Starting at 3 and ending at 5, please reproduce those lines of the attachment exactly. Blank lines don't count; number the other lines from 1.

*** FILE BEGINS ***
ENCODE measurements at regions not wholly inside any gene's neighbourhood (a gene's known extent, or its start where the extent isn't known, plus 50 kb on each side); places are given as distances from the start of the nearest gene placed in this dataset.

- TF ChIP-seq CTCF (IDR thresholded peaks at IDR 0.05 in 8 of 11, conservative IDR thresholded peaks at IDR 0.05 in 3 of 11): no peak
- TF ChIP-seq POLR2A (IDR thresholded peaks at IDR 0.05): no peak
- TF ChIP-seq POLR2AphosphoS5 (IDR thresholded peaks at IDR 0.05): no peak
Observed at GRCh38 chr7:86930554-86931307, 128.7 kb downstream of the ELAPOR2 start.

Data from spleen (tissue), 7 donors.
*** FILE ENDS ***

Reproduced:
- TF ChIP-seq POLR2A (IDR thresholded peaks at IDR 0.05): no peak
- TF ChIP-seq POLR2AphosphoS5 (IDR thresholded peaks at IDR 0.05): no peak
Observed at GRCh38 chr7:86930554-86931307, 128.7 kb downstream of the ELAPOR2 start.